• Military: people who had military skills but never managed to get a permanent commission gathered a band of armed followers and rented their services to whoever was willing to pay. The rationale was pretty simple: an officer plus men was certainly more attractive to potential employers than an officer alone. If most parties were rather small, a couple of them achieved respectable size and were named ‘guest armies’ (Kè jūn, 客軍/ 客军). Fan Shisheng, here against, was a classic example. He rented his army in Yunnan, Guangdong, Guangxi and Jiangxi – never a fully-fledged warlord nor a mere subordinate.
  • Civilian: Some military officers without commission were looking for men to rent with themselves to highest bidder. On the other hand, certain civilians specialised in providing men to whatever armed band was buying. Officially established in a city or village, these brokers would lure men with free meals and drinks into enlisting. This would net them a finder’s fee for their service. In Chengdu in 1920, this fee amounted to 6 yuans per head. The downside of this type of recruitment is that the men recruited were of poor quality, often inadequate, stupid or naïve enough to be trapped by the recruiter.

Resources of local government offices

Warlords with sufficiently large and established territorial bases could rely on the local county authorities to provide them with a number of men by a given date. Sometimes, a rationalised and ‘humanitarian’ system was organised, like in Shandong under Zhang Zongchang (in theory): a pro-rata is made among the families – a family with two sons gives one, one with three gives two, etc; a family could not be deprived of their only son. More often than not, local authorities were reluctantly complying with these demands as they had to pay recruitment (enlistment bonus, etc.) out of their own budget! The only advantage they saw was that this was a convenient way to get rid of the local scum and undesirables by dumping them away into the army.

Street recruiting

Probably the most visible form of recruitment, an officer or an army would set up a booth in a public place (market, temple) with a huge board bearing two signs: 招兵 (Zhāo bīng, ‘soldiers wanted’). Bystanders would be sold a wonderful new life in the army by the person manning the booth. This could be completed by posters here and there as well as soldiers scouring the streets to attract potential recruits up to the booth. Competition for recruits was however often quite strong and needed additional moves to get the most. Some warlords, like Feng Yuxiang in 1913, ran large operations such as taking over a theatre and providing free entertainment including propaganda about army life.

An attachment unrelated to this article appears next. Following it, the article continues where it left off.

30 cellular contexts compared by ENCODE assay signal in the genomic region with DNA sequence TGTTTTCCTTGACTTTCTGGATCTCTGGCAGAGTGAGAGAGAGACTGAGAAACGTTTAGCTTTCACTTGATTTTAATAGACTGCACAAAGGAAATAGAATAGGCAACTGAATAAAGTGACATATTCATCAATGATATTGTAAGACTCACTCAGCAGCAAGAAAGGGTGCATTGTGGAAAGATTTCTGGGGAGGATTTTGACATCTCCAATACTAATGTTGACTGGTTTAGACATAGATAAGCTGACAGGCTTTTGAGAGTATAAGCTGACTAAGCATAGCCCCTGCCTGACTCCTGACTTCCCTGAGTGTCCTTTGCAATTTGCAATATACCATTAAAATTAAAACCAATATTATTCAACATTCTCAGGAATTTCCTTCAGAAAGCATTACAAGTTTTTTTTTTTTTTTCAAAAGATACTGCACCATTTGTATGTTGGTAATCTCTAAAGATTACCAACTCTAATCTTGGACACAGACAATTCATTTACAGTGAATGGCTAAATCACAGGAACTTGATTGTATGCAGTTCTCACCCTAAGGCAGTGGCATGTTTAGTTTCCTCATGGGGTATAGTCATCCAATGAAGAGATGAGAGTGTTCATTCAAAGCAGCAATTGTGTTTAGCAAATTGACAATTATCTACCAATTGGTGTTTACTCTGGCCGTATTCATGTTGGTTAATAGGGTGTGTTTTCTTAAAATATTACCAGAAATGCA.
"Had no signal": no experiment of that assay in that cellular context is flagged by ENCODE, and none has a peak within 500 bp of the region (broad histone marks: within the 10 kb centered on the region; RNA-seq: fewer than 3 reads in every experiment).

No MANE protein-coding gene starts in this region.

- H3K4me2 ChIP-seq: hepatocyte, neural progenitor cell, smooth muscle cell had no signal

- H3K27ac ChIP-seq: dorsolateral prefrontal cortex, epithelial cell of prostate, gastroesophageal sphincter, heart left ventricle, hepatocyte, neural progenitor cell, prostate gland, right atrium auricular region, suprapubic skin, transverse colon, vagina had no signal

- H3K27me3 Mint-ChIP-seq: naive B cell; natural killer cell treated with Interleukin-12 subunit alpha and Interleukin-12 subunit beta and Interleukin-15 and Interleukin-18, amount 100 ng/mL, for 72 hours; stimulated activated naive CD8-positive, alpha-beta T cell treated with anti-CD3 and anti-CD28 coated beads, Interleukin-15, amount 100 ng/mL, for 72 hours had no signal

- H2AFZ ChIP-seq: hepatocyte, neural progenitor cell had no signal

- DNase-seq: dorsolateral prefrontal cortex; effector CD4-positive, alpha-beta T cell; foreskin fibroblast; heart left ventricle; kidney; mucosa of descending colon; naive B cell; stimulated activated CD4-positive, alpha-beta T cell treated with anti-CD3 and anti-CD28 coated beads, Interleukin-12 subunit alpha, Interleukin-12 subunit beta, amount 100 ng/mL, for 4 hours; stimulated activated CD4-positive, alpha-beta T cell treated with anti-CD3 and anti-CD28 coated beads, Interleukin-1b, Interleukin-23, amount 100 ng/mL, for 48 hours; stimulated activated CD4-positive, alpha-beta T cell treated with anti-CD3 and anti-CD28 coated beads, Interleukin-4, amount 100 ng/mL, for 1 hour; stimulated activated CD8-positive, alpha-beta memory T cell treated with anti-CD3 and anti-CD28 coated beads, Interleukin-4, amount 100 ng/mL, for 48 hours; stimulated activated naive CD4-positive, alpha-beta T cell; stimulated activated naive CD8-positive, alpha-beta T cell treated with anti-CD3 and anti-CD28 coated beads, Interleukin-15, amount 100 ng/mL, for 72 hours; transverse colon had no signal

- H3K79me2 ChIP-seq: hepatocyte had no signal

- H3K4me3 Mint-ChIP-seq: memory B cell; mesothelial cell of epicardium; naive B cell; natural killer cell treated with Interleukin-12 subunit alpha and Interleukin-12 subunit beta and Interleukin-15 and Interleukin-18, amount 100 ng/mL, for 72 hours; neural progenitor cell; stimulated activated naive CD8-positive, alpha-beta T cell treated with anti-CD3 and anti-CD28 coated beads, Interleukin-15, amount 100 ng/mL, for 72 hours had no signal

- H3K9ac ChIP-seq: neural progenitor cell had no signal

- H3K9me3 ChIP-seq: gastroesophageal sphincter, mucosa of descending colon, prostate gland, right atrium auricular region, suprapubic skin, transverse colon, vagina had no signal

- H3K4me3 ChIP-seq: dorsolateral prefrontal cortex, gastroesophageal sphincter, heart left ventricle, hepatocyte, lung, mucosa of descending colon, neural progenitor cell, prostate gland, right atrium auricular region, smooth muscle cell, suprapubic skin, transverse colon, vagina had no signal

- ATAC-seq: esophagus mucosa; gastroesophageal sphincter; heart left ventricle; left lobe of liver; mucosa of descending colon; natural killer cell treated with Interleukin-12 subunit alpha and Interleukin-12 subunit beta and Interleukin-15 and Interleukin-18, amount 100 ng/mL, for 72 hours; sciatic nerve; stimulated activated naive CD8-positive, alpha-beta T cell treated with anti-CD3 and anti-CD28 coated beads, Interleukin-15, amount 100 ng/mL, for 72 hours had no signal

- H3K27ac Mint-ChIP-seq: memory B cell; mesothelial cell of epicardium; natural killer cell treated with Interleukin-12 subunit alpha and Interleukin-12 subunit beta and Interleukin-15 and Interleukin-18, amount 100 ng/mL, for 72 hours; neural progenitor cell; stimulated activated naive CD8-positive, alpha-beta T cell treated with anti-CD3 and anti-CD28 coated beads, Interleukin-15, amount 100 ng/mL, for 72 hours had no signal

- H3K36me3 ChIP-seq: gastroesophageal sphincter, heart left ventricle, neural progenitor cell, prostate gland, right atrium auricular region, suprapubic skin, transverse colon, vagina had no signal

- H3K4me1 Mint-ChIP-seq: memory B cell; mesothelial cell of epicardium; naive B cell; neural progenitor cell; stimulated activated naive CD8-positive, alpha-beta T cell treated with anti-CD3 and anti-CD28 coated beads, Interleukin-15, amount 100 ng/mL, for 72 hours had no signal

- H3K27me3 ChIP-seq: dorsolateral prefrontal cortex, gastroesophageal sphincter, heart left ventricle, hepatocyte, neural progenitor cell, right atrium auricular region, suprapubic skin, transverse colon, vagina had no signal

This casual street recruitment may suggest that armies were not particularly demanding regarding the qualities of the recruits, except for the capacity to be mobile but that would be over-generalising – some armies did set minimum criteria for enlistment like height, strength and physical condition. These criteria were however often a formality and warlords would go with whoever signed in, provided they were not a cripple. Educated men were a rather rare sight and standards set during the late Qing New Armies quickly eroded as the Warlord Era unfurled. Willingness to serve was more important than education, morality or quality standards.

Picture taken outside a temple in Guangzhou – 1910-1913. This is typically the kind of place where recruiters would set up their sign and try to attract men into military service.

Recycling the existing armed world

Many men already knew how to use a gun in 1920s China. They just had to be « recycled » into the army!

  • Serving and disbanded soldiers: this practice dates back to the Huai Army in the 1860s. The Huai Army incorporated men from disbanded units and even from the Taiping armies. The phenomenon only intensified during the warlord era. A soldier could be attracted by a better pay in another army but they were often picked from the battlefield after battles. A defeated officer could flee to the safety of foreign concessions or monasteries. His men would usually hang around with hopes to be incorporated in the victor’s army. This was actually satisfactory to both sides. The commander would gain experienced soldiers, albeit of dubious loyalty and possibly undisciplined. The soldier would see his living standards maintained without having to live through disbandment. Recruiting from the battlefield also prevented the defeated soldiers to resort to banditry or loiter around cities with their guns and cause disorder.
  • Militias and irregulars: these were in vast numbers and enough experience to be incorporated in regular armies. This was common practice during the Taiping period; Li Hongzhang mostly raised the Huai Army out of local militias, with local gentry support. During the warlord era, the local gentry was much less willing to let experienced men go while there were bandits, marauders and looters lurking around villages. They fought to keep them around to protect their interests. Militias were however recognised as a good military force. To the extend that commanders would sometimes ‘steal’ them from their payers or even press-gang the men! Irregulars are a different matter: this was rather an interlude in the career of militiamen, bandits, secret society members or former soldiers which would last as long as they saw fit.